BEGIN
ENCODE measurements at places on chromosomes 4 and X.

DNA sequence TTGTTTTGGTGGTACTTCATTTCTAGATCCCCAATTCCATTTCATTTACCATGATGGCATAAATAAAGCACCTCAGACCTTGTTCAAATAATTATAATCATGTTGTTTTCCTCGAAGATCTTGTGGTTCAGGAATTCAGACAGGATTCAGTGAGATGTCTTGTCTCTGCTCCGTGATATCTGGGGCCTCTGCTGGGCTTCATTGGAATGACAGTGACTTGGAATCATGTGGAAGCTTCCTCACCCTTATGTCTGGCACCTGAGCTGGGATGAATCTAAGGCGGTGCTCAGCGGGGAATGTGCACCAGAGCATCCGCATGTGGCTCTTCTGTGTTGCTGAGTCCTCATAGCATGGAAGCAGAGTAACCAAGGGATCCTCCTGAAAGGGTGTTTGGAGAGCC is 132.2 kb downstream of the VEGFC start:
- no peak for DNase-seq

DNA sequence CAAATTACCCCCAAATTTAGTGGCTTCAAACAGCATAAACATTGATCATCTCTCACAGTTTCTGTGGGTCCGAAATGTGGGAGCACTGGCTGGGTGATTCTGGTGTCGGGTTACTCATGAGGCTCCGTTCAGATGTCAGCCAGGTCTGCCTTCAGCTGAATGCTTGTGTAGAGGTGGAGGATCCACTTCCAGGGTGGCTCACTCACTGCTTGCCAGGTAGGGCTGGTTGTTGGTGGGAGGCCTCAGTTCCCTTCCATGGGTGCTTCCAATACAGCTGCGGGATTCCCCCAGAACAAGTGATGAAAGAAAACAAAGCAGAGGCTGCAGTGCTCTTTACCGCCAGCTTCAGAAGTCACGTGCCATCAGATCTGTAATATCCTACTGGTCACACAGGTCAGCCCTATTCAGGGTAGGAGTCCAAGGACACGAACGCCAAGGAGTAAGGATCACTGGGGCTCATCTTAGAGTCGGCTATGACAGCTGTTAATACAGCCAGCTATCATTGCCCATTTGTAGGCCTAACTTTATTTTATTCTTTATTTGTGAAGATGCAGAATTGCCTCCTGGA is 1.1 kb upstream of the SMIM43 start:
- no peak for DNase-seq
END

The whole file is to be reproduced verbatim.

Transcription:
ENCODE measurements at places on chromosomes 4 and X.

DNA sequence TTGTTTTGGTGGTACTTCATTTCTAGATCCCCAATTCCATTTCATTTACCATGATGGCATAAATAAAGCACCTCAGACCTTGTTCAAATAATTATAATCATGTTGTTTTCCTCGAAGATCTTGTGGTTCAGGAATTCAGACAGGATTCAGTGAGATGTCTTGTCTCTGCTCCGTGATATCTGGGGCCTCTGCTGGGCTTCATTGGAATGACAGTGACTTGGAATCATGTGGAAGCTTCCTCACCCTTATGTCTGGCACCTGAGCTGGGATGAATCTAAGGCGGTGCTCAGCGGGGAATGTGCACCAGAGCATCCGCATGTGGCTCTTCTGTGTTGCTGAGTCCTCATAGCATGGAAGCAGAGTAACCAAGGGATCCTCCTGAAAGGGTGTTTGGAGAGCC is 132.2 kb downstream of the VEGFC start:
- no peak for DNase-seq

DNA sequence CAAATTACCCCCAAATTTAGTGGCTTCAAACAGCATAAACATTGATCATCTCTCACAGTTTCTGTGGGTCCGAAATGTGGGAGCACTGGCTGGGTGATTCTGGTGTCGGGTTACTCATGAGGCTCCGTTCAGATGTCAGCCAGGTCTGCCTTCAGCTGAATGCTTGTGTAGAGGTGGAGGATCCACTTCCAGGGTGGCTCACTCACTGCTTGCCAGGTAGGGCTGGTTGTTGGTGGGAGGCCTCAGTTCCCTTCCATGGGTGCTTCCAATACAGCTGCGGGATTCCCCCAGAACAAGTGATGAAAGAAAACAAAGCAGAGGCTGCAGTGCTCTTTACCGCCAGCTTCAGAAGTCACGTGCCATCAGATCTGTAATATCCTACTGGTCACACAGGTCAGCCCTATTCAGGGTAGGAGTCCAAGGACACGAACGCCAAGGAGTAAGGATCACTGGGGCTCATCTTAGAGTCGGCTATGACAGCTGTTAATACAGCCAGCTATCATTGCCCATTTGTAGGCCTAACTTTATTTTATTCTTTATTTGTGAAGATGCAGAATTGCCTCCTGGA is 1.1 kb upstream of the SMIM43 start:
- no peak for DNase-seq